Library Staff Need More Support in Order to Alleviate Teaching Anxiety




A Review of:

Lundstrom, K., Fagerheim, B. & Van Geem, S. (2021). Library teaching anxiety: Understanding and supporting a persistent issue in librarianship. College & Research Libraries, 82(3), 389-409.


Objective – To determine academic librarians’ attitudes towards their teaching, how teaching anxiety manifests itself, and how teaching anxiety affects these attitudes.

Design – Online Survey.

Setting – The survey was distributed through various library science listservs.

Subjects – Any library staff with a teaching component in their role were invited to respond. There was a total of 1,035 initial responses.

Methods – The survey questions were based on a previously published survey about teaching anxiety by Davis (2007). However, the survey for this study added questions about formal and self-diagnosis of other types of anxieties, physical and psychological anxiety symptoms, and how teaching anxiety impacts other areas of the respondents’ lives. There were also questions on potential supports to reduce teaching anxiety, as well as potential barriers to these supports.

Main Results – It was found that approximately 65% of respondents experience teaching anxiety. Approximately 40% of those respondents were formally diagnosed with anxiety, and approximately 42% were self-diagnosed. There was a significant association between a formal diagnosis of anxiety, and teaching anxiety. There were also significant associations between past training, preparation, and teaching anxiety, with anxiety occurring less with increased training and preparation.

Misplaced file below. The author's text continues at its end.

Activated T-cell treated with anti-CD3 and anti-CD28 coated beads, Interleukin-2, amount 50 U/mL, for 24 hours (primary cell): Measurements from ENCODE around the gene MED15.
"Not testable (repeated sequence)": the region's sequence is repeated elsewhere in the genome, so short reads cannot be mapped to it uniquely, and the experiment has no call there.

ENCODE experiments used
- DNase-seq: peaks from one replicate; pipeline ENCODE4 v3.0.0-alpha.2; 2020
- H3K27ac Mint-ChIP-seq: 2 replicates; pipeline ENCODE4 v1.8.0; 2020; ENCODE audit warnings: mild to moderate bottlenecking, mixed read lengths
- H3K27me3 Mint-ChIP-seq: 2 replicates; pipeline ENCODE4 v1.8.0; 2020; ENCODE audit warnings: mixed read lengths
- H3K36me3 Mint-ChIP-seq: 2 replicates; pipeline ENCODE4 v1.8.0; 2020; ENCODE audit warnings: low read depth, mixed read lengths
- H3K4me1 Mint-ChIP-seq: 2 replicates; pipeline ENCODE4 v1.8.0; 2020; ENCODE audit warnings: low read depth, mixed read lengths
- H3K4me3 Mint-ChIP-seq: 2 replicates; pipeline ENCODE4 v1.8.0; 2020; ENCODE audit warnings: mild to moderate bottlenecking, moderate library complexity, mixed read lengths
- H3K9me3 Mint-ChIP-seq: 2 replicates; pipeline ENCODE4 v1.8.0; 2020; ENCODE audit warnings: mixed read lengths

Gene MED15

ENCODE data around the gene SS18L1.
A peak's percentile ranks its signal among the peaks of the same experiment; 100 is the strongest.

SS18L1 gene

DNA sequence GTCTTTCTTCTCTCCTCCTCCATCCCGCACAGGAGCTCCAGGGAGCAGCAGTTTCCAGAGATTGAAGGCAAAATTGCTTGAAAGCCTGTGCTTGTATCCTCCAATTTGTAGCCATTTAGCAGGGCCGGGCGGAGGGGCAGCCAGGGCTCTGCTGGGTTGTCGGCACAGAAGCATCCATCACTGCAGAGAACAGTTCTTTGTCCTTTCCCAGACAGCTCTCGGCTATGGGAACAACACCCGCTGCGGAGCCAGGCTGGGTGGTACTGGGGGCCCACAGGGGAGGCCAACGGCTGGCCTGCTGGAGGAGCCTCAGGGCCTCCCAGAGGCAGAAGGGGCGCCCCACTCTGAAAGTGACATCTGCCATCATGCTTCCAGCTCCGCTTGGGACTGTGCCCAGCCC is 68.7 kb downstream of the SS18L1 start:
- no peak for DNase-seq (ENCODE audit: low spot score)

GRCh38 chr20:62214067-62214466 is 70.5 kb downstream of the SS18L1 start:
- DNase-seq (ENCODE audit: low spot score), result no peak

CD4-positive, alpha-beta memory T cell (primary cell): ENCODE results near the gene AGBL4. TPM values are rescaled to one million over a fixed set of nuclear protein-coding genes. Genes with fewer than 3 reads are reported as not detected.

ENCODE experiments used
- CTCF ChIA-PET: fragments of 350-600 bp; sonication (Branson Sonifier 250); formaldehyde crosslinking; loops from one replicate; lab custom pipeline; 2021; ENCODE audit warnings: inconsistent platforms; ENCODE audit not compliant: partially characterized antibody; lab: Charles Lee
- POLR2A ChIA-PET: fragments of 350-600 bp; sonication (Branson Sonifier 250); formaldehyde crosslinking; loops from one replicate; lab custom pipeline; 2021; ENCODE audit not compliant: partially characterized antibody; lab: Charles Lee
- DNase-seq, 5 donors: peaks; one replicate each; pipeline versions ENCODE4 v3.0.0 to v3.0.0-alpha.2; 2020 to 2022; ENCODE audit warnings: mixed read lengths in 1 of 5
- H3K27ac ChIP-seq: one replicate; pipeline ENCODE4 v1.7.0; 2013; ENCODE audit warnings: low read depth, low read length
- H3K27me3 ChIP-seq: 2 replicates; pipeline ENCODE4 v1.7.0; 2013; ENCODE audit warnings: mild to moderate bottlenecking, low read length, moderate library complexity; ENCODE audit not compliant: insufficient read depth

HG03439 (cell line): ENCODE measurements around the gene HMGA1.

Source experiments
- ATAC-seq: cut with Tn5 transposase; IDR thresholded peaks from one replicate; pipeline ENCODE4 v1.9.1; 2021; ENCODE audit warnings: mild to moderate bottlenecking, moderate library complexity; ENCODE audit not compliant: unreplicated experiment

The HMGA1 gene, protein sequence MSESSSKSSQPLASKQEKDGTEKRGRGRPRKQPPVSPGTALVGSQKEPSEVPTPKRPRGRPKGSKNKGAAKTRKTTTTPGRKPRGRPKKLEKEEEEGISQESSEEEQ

Conclusion – Teaching anxiety is a significant issue among library staff. Supports in the form of workshops on teaching as well as coping with anxiety can possibly help to reduce this phenomenon.


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How to Cite

Koos, J. A. (2021). Library Staff Need More Support in Order to Alleviate Teaching Anxiety. Evidence Based Library and Information Practice, 16(4), 135–137.



Evidence Summaries